Haye Farm education centre
How farms are using permaculture design to survive and prosper
Louise Cartwright visits three farms in England and discovers how they have used permaculture principles to diversify yields and manage their businesses
The rise in fuel prices has seen greater awareness and a wider concern for what life will be like when the oil runs out. This has seen interest in less chemical dependant farming methods bringing permaculture to the forefront of discussion and debate.
A handful of farms in the UK have been using permaculture for many years as a systematic way of designing, developing and maintaining their various enterprises. These early adopters, with the help of the UK's permaculture charity, the Permaculture Association, began designing and experimenting long before peak oil and climate change were widely recognised.
As these farms evolved, their original designs developed and morphed. Their evolution has created systems that have helped to inspire others creating a catalyst for change. Farmers and smallholders are beginning to recognise that applying the ethics and principles of permaculture can create resilient multi-yielding systems that in turn build livelihoods and strengthen local communities.
As coordinator for the LAND project1 I have visited several established farms using the ethics and principles of permaculture. Below are three examples that have been practising permaculture and experimenting with different ways of growing food for many years.
Keveral Farm, Cornwall
Keveral Farm has had a community of people living and working there since 1973, with a permaculture group set up in 1997 when the resident community managed to buy the farm from its landlords. Today Keveral is made up of seven small farm-based enterprises and is home to one of the oldest local vegetable box schemes in Cornwall. TV chef Jamie Oliver's prestigious '15' restaurant is one of their regular customers together with a number of local food outlets.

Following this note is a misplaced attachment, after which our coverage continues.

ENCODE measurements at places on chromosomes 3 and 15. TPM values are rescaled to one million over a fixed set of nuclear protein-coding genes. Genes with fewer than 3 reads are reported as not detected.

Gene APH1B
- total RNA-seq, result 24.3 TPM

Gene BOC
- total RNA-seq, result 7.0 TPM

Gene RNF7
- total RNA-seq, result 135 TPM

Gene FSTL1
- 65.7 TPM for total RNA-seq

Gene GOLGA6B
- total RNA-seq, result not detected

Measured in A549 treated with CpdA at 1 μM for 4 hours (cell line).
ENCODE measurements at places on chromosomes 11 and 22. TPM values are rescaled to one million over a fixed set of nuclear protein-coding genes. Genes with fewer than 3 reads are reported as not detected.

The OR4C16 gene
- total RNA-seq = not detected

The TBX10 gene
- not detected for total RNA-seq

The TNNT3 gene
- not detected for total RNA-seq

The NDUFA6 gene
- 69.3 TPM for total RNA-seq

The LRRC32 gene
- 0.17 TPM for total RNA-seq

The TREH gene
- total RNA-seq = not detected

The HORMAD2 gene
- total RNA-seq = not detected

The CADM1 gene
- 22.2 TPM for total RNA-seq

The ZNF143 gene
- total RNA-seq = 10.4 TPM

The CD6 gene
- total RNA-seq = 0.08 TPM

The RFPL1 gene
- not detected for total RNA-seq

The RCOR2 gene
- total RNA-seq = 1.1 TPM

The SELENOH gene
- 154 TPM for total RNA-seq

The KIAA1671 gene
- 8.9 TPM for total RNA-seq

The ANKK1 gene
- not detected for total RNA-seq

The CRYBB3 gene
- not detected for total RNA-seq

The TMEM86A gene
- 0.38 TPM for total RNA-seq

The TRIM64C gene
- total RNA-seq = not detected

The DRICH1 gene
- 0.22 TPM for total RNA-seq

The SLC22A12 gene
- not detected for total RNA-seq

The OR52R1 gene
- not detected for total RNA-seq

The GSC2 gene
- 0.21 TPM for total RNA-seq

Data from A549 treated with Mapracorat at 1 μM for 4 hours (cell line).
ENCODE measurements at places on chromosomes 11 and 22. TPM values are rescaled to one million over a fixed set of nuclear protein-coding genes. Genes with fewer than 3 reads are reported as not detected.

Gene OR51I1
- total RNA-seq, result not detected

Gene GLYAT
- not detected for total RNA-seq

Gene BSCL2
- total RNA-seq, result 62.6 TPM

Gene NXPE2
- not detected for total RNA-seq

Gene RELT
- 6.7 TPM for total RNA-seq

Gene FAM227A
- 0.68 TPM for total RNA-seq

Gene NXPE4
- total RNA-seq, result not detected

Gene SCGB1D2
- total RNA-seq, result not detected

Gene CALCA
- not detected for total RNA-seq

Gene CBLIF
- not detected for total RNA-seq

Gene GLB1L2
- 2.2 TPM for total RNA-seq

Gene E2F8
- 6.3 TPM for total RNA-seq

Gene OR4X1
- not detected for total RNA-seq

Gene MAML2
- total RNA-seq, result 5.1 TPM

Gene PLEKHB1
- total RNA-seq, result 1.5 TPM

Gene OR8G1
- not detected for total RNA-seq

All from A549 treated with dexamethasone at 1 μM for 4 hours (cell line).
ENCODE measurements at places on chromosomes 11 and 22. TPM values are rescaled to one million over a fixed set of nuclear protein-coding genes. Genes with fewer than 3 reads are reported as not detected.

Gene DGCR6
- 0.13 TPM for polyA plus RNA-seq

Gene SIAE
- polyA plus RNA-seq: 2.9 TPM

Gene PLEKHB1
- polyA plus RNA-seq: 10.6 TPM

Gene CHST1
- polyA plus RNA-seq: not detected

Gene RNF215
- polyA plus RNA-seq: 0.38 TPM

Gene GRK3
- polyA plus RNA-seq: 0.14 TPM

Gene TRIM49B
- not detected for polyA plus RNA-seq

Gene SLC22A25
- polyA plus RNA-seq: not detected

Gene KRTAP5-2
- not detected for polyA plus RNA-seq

To maximise space and increase yield, specific niches have been exploited around the farm from growing mushrooms in derelict barns and 'micro salads' in spare sections of polytunnels to managing hedgerows to provide fruit yields and essential wildlife habitats. 'Weeds' get composted and wild foods including edible flowers are successfully marketed.
Keveral also uses permaculture principles to make business decisions. When their famous veg box's workload proved too much for the farm, they applied self regulation and accepted feedback. As a result the community decided to join forces with some of the local organic farmers in the area and run it as an informal partnership. With this specific principle in mind, the design for the farm is constantly evolving to meet the needs of the residents and the local community and so mimics a natural system.
Farmeco Community Care Farm, Nottinghamshire
Farmeco Community Care Farm is an example of a farm striving to demonstrate that permaculture can be used for large-scale farming. At 267 hectares (660 acres) strong, it's a third generation farm enterprise near Nottingham run by David Rose. It is one of four farms that work together as a conglomerate. Together, they are making farming more environmentally sustainable and better suited to the needs of local food markets.
David has developed his farm to make it more wildlife-friendly by being less dependent on chemicals and is keen to involve the wider community through the creation of a community supported agriculture scheme (CSA). Local people are encouraged to get involved at the farm by growing on their own allotment on the farm's land and by getting involved in the business directly.